Amid the numerous national headlines regarding the 2020 presidential election, often forgotten are the local elections, the results of which actually tend to affect us most. One of these local elections was that for school board—specifically for District 5, which includes SCHS as well as Tohopekaliga and Harmony High.
Following former board member Ricky Booth’s vacation of the seat, the race for District 5 was wide open. For reference, Booth ran instead for county commissioner and won his seat conformably, replacing newly elected state representative Fred Hawkins, Jr. In Booth’s place, 6th generation Saint Cloud native Robert Bass ran and beat his opponent, Jeffrey Rivera, easily, 67% to 33%.
Bass has been an active member of our community for nearly his entire life. In addition to being an alumnus from SCHS, Bass started his career in realty in 1988, working up the ranks to later become president and owner of the Main Street Appraisal Service near Narcoossee. This is not his first rodeo in education, however. Bass has quite the résumé, serving on the Business Advisory Board to the school district as well as being on the Superintendent Search Committee in 2015. More broadly in government, Bass spent time in the county Code Enforcement Board and Planning Board. Closer to home, our new school board member has spent over two decades chairing the Saint Cloud Christmas Parade as well as coaching Saint Cloud Little League.
When asked specifically about how he thought his lifelong commitment to Saint Cloud would help him serve our community better, Bass stated, “Well I think anyone who wants to serve in their hometown has homecourt advantage. Because I care greatly about this community…This community has been good to me and I just want to give a little bit of that back to the students.”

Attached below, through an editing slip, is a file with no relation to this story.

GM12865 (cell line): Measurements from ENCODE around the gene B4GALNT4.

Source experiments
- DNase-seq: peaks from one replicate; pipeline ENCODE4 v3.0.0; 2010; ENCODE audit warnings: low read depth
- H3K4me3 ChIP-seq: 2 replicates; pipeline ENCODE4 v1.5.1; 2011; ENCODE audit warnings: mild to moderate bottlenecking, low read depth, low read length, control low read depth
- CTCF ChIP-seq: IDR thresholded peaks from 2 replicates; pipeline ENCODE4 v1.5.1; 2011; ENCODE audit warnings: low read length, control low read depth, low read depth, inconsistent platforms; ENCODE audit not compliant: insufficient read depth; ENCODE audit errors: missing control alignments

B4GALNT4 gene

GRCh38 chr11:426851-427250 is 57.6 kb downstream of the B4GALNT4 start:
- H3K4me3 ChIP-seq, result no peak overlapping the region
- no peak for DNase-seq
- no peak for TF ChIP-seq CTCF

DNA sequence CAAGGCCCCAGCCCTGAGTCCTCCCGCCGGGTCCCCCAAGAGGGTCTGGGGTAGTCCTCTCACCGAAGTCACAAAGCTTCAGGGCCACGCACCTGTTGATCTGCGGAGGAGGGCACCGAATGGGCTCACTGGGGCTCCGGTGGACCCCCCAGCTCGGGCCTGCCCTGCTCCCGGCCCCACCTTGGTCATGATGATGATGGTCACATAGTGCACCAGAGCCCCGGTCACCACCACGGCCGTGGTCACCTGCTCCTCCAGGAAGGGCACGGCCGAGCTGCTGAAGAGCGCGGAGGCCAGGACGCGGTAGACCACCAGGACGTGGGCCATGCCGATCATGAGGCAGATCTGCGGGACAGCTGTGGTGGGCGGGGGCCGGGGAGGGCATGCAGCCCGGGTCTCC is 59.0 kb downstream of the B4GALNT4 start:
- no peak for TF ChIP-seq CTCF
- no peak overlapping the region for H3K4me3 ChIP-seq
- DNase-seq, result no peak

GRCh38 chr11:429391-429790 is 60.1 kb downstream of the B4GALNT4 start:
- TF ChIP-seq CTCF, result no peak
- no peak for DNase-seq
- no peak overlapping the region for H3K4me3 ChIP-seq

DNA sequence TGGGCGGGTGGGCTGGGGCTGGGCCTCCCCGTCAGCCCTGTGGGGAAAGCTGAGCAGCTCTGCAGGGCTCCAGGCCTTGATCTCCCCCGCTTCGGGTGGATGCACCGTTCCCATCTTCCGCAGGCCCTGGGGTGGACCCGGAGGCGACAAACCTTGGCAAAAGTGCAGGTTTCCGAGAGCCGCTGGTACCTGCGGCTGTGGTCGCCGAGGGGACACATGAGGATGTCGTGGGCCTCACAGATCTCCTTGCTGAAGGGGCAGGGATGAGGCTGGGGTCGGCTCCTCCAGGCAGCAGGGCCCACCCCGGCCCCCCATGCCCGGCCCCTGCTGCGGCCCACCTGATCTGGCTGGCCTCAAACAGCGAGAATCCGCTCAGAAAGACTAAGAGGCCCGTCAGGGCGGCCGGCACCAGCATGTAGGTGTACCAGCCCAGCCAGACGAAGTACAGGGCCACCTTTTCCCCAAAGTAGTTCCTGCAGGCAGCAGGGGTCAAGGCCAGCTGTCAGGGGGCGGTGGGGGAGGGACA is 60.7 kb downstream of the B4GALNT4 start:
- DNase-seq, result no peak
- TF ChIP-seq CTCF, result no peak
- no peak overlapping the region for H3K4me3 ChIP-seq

His comments come as the omnipresent threat of COVID-19 looms especially over schools. Among the first matters he will have to deal with as a school board member is the decision on how to reopen schools for a second semester, an issue running so deep within the district’s student body students from the Osceola County School for the Arts could be seen outside the schoolboard office talking to news crews, protesting the idea of forced face-to-face learning come January.
Specifically, on COVID-19, Bass struck an optimistic tone saying, “I want some young bright mind…to invent a vaccine to make it all go away.” Despite this, he also mentioned that the state, irrespective of the digital platform counties like Osceola have created that he characterizes as "phenomenal," has ultimate say on many issues. As a result, it appears Bass, unfortunately, may be entering into a position where a top-down decision could be made, in spite of protestations from some parents and students, like those feet away from the interview, yet still receive the heat for the outcome.
Nonetheless, Bass made it clear throughout the interview that he is ready to take on the challenge. This is a good thing since he was sworn in as our school board member not more than 20 minutes after his remarks to The Cloud.
Due presumably to infection concerns, a reception was held outside where news media as well as the incoming school board members and their friends and family could congregate. In one corner, some staff members had refreshments, including cupcakes and lemonade. This, along with an artistically designed chalkboard sign—quite fitting for the theme of the event—welcoming Bass, as well as newly-elected District 2 and 3 members Julius Melendez and Jon Arguello, respectively, created a celebratory atmosphere perfect for the occasion. Superintendent Dr. Debra Pace was also outside greeting everyone who arrived.
For the same reason the main congregation was kept outside, only a limited number—what appeared only to be family—was allowed indoors for the swearing in ceremony of each member in the boardroom. The oaths were quick and done in a traditional manner with a family bible being held by the member’s spouse or another family member. Right after the oaths, the three freshmen started their jobs immediately in their first school board meeting.
With this said, how does Bass plan to govern? One of his biggest goals is the promotion of trade school options for students who feel disillusioned with the prospect of college. Bass cited one of his main campaign issues as “getting our students who maybe are not necessarily college-bound into the trades." He continued to say, "…you can be successful without a college degree…”
Bass’ sentiment here is not new and adds to a chorus of those advocating for the acceptance of trade school as a viable alternative to college, such as The Cloud’s very own Wade Wood who wrote about that very issue.
The Cloud congratulates Mr. Robert Bass and wishes him the best, confident he will bring his decades of experience to the school board in a manner that will serve SCHS and the rest of District 5 well.